Tag Archives: danah boyd

Blogging the Drinking Age Debate

danah “zephoria” boyd is blogging about the conversation over drinking age in the United States.

apophenia: Dionysus and the Amethyst Initiative.

As boyd is relatively well-known, her blogging about this can have interesting effects in terms of generating “buzz.”

Her blogging the issue might help me as I follow my previous post up with some further comments. But that’ll have to wait. RERO!

What follows is my answer to boyd’s post, since trackbacks can be more powerful than blog comments.

You might enjoy IU researcher Ruth Engs‘s work on the topic.

A few concepts/expressions which could be useful in your future coverage…

  • “Moral entrepreneurs” (Howie Becker’s concept)
  • “Forbidden Fruit” (or cookie jar, but forbidden fruit works better for keyword searches, I think)
  • “Responsible Drinking” (a taboo expression in alcohol research in the United States but the concept which runs at the core of Amethyst)
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Blogged Librarians

Is it just me or is there an increased presence of librarians on the blogosphere, these days? Not just as authors but as subjects.

For instance:

I know the connection between libraries and blogging is pretty obvious and information scientists are as blogworthy as anyone can get. So it’s probably just that I notice librarian blogging more, these days. Thing is, on the Web, perception is worth a lot, however accurate it may be.


Dangers of Academic Blogging

A-list blogger and fellow Ph.D.  candidate danah boyd comments on the reaction to one of her blog entries.

I think some folks misinterpreted this piece as an academic article. No doubt this is based on my observations from the field, but this is by no means an academic article. I did add some methodological footnotes in the piece so that folks would at least know where the data was coming from. But I didn’t situate or theorize or contextualize this at all. It’s more like publicizing field observations. There’s much work to be done before this can be anything resembling an academic article. The “citation” note at the top of my pieces also confuses this. That was meant for when people picked it up and stole it whole from my page or when people got to it indirectly. I put that as a standard for my blog essays a while back because of this issue. I guess I see my blog as a space to work out half-formed ideas. I just didn’t expect 90K people to read it. Blog essays to me are thoughts in progress, blog entries that are too long to be blog entries. But I can see where there’s confusion.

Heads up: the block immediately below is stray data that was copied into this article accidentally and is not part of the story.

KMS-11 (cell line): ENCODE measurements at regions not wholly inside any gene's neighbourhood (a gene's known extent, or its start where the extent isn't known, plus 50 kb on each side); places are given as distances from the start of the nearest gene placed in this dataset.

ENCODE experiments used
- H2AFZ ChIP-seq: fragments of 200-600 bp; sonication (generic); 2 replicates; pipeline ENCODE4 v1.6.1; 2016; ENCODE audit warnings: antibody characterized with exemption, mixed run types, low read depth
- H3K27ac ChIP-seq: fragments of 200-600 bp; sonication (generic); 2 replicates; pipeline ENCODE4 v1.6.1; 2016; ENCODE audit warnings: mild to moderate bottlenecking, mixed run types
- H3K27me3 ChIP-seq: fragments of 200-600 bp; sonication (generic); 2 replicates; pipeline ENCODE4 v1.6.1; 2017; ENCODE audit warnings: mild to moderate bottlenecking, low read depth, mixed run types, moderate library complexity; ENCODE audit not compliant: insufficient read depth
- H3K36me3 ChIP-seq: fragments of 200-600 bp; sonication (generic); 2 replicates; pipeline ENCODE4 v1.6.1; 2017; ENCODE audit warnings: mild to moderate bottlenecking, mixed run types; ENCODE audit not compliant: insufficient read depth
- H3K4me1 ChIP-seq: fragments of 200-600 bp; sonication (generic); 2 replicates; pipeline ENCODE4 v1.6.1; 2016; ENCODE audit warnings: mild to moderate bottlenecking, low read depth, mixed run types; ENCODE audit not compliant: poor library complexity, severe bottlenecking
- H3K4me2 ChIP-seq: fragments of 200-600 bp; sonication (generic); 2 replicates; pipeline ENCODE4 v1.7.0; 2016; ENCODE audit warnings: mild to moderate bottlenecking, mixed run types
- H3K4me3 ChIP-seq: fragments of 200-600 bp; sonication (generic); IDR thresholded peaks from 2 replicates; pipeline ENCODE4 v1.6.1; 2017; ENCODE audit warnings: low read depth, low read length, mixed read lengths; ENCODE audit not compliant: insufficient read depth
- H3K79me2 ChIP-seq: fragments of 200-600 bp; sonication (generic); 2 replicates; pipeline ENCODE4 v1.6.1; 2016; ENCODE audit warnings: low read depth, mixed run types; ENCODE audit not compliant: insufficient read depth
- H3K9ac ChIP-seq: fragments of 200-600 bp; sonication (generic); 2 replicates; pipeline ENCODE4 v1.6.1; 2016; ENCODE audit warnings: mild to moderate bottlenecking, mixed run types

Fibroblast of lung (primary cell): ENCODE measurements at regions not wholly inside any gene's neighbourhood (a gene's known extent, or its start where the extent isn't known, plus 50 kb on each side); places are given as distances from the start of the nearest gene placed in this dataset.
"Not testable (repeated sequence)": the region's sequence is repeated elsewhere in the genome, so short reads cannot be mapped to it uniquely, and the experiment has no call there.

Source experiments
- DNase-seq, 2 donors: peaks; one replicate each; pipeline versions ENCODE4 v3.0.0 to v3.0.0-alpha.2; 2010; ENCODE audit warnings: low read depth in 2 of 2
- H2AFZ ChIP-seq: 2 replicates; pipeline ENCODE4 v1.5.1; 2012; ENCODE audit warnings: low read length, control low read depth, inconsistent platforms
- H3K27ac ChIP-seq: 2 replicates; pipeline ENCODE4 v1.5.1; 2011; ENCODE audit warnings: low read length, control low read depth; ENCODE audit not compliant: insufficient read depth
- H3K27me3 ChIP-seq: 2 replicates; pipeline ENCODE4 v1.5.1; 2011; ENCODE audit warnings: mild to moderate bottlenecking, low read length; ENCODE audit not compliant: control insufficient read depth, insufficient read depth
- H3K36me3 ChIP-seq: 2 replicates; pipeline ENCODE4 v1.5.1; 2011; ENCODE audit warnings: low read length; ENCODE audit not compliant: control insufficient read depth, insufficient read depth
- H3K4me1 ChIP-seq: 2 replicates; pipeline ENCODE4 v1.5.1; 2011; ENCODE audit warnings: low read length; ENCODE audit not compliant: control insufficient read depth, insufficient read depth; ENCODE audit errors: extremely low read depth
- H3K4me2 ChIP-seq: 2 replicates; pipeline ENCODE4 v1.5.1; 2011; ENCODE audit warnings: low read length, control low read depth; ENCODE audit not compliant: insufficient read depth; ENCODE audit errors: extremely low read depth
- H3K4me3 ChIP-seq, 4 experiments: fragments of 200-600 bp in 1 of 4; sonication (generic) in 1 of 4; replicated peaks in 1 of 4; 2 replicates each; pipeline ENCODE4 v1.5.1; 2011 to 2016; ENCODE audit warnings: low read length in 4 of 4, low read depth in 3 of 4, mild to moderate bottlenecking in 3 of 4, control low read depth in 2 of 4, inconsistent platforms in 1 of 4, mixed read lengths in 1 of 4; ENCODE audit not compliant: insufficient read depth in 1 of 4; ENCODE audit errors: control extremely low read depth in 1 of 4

apophenia: woah…. omg. reflections on mega-viewership

The same could be said about a lot of online texts. Taken out of context, they are often thought to be more serious than they were meant to be. Examples from The Onion abound as readers often send links to friends without pointing out that the site is parody. I quite like the fact that online humour may force people to adopt critical thinking.

But Boyd’s case is a bit different. The difference isn’t simply in terms of serious vs. non-serious (or between fully-researched and off-the-cuff). It’s between reflections by an academic and actual academic writing.

The issue here isn’t that people aren’t trained to distinguish academic writing from personal thoughts. Many people can and do distinguish the two. IMHO, the issue is that an academic will often sound academic even when writing from a personal perspective. Kind of an occupational hazard.

Then, there’s the combined issue of prestige, trust, and authoritative voice.  Very common in U.S. academia and U.S. media. Somewhat similar to what happens with public intellectuals elsewhere but with a political twist.

It will certainly be fascinating to see what comes out of this situation in Boyd’s academic life.